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SQL Server is a significant blind spot in software licensing compliance, the Campaign for Clear Licensing (CCL) has warned IT departments.
Although Microsoft provides tools to help customers identify software in use, such as SCCM (System Center Configuration Manager), these are configuration-centric and require considerable manual interpretation to decipher licensing requirements, the CCL warned.
A survey conducted by the organisation found that 50% of respondents had no SAM (software asset management) tool in place and 65% had no tools for managing Microsoft SQL Server.
Respondents said software licensing was desktop-centric, and SQL Server was considered a significant audit blind spot.
The CCL warned that the speed of change, pace of innovation and complexity of modern licence agreements mean that customers without adequate tracking put themselves at a significant disadvantage, both in terms of negotiating competitive terms and the agility required to meet customer demands.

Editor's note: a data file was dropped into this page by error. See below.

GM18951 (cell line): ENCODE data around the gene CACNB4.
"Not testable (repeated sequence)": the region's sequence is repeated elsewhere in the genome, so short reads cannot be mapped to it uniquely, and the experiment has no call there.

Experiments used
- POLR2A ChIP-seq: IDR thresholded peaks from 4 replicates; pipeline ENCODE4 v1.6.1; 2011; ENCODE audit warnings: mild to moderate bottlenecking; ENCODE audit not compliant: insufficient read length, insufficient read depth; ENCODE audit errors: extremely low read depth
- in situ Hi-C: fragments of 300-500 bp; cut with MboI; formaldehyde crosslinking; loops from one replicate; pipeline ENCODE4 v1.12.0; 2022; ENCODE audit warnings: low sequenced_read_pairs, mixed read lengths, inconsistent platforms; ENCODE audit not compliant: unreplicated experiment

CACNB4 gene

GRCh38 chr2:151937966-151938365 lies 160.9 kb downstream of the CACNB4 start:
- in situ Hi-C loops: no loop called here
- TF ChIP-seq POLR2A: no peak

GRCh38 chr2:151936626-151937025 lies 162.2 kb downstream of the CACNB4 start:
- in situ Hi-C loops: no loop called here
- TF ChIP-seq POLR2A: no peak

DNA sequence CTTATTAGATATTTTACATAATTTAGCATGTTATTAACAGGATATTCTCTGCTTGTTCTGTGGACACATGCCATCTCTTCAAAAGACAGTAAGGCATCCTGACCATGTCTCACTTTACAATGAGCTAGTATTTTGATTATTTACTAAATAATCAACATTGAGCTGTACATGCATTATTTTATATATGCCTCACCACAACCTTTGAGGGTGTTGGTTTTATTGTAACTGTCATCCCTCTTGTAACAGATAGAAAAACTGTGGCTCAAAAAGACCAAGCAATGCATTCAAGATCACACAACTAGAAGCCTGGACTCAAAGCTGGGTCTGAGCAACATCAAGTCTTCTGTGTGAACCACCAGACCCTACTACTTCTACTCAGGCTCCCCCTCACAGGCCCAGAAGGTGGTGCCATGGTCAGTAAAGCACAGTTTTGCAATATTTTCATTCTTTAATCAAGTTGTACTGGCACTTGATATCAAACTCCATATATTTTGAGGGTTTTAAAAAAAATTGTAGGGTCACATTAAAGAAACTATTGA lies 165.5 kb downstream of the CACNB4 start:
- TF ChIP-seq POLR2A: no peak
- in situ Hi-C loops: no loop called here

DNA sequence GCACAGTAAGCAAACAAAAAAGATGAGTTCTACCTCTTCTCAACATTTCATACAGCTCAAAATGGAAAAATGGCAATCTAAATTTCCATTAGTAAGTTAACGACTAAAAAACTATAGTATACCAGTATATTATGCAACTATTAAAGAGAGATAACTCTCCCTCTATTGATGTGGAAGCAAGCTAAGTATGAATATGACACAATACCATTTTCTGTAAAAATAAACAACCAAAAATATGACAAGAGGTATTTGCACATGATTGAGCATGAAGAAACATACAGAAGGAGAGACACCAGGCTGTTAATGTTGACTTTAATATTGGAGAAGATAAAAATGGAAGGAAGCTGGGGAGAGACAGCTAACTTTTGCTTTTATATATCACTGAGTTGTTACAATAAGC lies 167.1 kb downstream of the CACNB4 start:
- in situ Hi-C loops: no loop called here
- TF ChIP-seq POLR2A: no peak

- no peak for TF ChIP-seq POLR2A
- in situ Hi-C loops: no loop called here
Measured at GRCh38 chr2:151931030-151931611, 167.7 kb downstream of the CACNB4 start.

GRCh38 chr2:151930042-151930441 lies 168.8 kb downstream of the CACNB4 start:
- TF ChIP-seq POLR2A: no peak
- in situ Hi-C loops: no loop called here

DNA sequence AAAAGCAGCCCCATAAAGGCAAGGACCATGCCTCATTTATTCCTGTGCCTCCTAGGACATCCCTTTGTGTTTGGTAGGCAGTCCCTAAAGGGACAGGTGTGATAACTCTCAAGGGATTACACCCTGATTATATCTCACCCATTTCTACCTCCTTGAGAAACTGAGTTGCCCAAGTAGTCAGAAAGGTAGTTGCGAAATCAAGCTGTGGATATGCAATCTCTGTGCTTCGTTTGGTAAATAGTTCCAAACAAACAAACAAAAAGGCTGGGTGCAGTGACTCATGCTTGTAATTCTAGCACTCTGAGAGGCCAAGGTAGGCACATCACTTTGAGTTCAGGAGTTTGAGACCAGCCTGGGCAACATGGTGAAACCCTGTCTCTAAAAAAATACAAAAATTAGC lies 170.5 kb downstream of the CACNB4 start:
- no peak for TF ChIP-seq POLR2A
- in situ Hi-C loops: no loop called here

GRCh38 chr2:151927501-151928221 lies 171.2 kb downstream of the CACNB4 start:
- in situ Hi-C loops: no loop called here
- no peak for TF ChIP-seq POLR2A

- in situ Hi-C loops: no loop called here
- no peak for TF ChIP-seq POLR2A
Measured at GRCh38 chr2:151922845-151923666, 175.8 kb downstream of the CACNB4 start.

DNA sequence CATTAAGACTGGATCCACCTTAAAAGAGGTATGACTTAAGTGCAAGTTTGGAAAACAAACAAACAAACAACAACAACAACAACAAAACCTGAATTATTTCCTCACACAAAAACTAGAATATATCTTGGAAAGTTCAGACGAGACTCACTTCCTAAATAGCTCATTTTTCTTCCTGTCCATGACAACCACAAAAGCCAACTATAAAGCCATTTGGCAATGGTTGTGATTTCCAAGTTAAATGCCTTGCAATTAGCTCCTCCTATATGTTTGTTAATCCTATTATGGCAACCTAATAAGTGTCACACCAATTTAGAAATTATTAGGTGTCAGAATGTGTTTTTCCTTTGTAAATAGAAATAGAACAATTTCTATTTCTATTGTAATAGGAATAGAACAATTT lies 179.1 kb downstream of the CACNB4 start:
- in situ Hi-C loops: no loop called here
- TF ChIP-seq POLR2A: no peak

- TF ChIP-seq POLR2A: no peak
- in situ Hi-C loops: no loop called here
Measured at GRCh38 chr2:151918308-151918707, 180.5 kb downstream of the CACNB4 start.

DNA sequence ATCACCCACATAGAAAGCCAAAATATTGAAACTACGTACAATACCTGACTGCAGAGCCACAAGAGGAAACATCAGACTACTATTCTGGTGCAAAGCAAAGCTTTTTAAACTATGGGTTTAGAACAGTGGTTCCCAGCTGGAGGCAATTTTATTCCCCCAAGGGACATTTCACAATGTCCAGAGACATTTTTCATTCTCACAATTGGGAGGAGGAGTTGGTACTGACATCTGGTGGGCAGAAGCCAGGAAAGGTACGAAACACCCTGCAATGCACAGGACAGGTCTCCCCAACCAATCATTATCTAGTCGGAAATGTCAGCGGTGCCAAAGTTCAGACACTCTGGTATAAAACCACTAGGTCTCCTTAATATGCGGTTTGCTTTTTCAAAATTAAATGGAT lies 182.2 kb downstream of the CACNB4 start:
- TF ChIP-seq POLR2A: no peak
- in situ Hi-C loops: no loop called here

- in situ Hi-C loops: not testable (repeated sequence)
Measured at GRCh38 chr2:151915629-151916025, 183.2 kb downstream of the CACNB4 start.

IT departments that cannot adequately track the usage of Microsoft products are at a disadvantage because they are not in a good position to select the most competitive and suitable licence model for their requirements and so make strategic procurement decisions, it said.
The CCL warned that a combination of Microsoft licensing complexity and the immature nature of customer internal software management controls leaves the customer reliant on Microsoft for decision-making.
Microsoft offers reviews via its partners for customers to establish an effective licensing position, but the CCL said these are sales-driven activities aimed at identifying any gaps and driving customers towards new technology and longevity in the contract.
“We believe these SAM engagements make customers numb to their real licensing requirements and encourage immature software management processes,” it added.
The CCL study also highlighted the complexity of Microsoft licensing.
Microsoft has many different customer types, and licensing flexibility allows them to build solutions for different types of customer at the right price, but there is a dire shortage of clear licensing information to support customers attempting to navigate this complexity, the CCL said.
“The overwhelming feedback from our research suggests that Microsoft licensing complexity, designed to give customers choice, is stunting their own growth and getting in the way of customer innovation,” it added.